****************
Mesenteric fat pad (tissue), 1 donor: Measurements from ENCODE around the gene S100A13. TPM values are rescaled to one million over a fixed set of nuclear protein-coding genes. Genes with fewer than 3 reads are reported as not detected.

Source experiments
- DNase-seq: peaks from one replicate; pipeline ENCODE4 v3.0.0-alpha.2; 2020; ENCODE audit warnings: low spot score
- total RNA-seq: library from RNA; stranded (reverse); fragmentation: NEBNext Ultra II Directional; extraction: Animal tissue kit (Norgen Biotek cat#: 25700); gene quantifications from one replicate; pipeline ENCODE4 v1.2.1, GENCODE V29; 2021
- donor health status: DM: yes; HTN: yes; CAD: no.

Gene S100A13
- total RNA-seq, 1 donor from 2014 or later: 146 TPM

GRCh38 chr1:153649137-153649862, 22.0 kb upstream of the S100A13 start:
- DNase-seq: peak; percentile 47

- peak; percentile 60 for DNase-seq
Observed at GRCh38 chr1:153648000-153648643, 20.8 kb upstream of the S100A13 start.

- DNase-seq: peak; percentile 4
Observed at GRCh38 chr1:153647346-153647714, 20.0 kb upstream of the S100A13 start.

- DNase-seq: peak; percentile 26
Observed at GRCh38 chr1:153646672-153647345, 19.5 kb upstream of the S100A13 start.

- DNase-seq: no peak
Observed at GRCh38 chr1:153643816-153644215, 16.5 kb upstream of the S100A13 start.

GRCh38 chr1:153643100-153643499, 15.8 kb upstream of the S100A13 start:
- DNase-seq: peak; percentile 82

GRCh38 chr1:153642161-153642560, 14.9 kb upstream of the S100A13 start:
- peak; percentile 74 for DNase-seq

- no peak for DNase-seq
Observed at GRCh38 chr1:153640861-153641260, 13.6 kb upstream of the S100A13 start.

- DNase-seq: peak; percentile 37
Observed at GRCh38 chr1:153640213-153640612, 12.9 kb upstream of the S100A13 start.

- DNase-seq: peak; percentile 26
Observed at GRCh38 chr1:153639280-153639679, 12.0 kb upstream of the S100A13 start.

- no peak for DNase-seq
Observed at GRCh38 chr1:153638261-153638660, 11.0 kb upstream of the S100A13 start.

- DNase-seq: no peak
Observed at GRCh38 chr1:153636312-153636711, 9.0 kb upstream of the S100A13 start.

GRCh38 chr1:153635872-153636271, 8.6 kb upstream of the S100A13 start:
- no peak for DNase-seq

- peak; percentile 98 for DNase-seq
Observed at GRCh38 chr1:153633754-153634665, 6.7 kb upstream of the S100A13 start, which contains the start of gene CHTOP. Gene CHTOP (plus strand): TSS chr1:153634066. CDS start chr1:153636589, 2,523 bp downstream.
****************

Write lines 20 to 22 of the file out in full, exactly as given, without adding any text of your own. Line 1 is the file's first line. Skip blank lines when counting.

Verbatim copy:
GRCh38 chr1:153642161-153642560, 14.9 kb upstream of the S100A13 start:
- peak; percentile 74 for DNase-seq

- no peak for DNase-seq